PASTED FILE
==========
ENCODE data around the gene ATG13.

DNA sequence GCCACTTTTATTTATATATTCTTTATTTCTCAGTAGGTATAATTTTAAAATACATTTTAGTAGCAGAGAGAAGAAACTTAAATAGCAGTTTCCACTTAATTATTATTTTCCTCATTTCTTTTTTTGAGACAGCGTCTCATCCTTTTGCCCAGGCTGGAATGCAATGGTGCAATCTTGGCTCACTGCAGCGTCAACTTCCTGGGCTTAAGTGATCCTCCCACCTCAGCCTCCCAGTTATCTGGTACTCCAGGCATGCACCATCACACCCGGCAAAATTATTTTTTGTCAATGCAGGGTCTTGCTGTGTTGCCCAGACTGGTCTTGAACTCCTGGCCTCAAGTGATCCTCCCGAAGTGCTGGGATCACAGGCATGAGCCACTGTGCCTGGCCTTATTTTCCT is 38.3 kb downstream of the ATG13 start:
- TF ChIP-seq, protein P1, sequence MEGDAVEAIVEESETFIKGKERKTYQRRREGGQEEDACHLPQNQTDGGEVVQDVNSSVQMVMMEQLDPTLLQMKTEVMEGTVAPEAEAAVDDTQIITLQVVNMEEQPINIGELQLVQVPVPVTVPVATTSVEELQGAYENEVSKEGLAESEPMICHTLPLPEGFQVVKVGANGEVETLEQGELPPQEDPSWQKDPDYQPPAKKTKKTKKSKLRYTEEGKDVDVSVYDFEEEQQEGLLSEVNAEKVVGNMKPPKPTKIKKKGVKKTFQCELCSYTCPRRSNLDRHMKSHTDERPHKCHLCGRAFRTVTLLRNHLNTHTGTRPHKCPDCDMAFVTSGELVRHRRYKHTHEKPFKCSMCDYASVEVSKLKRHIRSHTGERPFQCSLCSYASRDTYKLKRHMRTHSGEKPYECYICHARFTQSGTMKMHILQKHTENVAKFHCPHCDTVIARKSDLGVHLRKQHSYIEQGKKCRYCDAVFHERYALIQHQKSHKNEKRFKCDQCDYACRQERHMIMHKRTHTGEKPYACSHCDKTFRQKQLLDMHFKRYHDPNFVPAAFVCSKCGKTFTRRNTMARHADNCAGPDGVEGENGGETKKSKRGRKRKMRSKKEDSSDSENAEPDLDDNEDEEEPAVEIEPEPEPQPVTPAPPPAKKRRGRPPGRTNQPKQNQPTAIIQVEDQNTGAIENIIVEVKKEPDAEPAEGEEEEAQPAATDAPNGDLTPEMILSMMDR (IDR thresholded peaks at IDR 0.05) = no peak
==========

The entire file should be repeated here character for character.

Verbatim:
ENCODE data around the gene ATG13.

DNA sequence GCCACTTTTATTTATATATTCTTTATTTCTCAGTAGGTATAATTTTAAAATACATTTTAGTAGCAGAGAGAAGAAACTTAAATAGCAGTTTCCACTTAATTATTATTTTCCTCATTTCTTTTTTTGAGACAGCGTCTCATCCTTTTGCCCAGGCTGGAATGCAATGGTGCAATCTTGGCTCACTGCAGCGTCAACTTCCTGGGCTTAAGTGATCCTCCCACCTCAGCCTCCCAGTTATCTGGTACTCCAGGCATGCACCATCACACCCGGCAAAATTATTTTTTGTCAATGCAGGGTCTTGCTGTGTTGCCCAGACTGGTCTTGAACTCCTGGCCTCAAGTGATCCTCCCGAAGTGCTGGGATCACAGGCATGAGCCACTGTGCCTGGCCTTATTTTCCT is 38.3 kb downstream of the ATG13 start:
- TF ChIP-seq, protein P1, sequence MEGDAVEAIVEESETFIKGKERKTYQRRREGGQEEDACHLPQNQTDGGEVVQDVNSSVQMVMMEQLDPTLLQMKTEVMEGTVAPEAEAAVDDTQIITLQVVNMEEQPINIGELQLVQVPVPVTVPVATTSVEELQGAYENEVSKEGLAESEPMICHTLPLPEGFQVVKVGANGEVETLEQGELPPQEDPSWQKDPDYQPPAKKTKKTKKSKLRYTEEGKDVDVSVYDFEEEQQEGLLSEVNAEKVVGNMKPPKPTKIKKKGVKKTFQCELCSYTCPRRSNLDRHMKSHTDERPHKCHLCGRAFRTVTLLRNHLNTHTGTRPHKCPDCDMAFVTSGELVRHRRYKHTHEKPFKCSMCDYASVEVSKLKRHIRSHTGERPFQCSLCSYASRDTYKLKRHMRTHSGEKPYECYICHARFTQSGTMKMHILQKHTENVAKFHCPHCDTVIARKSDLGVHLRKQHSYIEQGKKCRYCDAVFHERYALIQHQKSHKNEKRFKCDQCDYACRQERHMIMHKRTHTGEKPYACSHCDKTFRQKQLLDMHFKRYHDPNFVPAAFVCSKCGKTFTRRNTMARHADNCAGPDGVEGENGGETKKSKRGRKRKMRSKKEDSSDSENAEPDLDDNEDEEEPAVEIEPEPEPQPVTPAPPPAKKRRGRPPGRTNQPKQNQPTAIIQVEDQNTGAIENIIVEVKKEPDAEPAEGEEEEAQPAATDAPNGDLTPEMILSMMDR (IDR thresholded peaks at IDR 0.05) = no peak